"Yes, my good wife," Anansi said with all the piousness of a saintly person about to be martyred for their beliefs. "I soon leave you, for good."

Mrs. Anansi immediately burst into tears; she had never seen Anansi so solemn, so weak. He was indubitably on the brink of death, and she had not believed him before. Surely, she could do something to make him comfortable now!

"Yes." Anansi's voice was quiet and sincere, his eyes large as he stared up at her unhappy face. "Wife, when you bury me, I beg you put me in the middle of all the peas you did plant. 'Cause me spirit will know that is you did plant dem, and will be content."

Mrs. Anansi sobbed her consent, and asked if there was anything else as the children peered through the door sorrowfully.

"Oh," Anansi said faintly, "Oh, I worry 'bout all a you so much. You know what you should do? Make sure that when you bury me, put a hole in the grave, so me spirit can watch over all your crop. And... and put a pot and some water at the head of the grave, every night, so that any thief come close, they will see it and leave."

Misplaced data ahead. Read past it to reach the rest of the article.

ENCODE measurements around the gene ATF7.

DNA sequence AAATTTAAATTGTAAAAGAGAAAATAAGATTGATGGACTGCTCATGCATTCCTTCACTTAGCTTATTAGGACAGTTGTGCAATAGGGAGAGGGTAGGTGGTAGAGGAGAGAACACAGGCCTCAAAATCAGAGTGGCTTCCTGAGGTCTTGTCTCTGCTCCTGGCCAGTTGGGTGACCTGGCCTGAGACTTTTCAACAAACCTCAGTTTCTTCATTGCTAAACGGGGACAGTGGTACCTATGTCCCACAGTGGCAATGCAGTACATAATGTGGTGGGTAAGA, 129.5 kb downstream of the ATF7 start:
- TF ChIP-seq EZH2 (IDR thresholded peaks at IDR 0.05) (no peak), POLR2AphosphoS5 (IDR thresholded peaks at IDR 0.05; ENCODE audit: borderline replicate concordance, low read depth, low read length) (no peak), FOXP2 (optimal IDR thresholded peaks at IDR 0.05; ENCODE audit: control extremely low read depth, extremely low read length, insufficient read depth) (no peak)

In the midst of her tears, Mrs. Anansi promised that yes, they would do all he asked; but behind the door, the eldest son, called Junior, began to frown.

Then, with a dramatic flop of his head back onto the pillow, Anansi the Spider expired.

They buried him according to his wishes, right in the middle of Mrs. Anansi's now-ready peas, with a curving tunnel that led up to the outside, so that his spirit would guard over their crop.

At midnight Anansi, that tricky and very much alive spider, crept out of his grave and snickered at the pot of water right beside his gravestone. Oh, and were those peas delicious when Anansi made a careful fire and boiled them? They surely were! He ate his fill and crawled back into his grave, which was such a nice cool place to rest in the heat of the day. Anansi thought that he would be dead for quite awhile.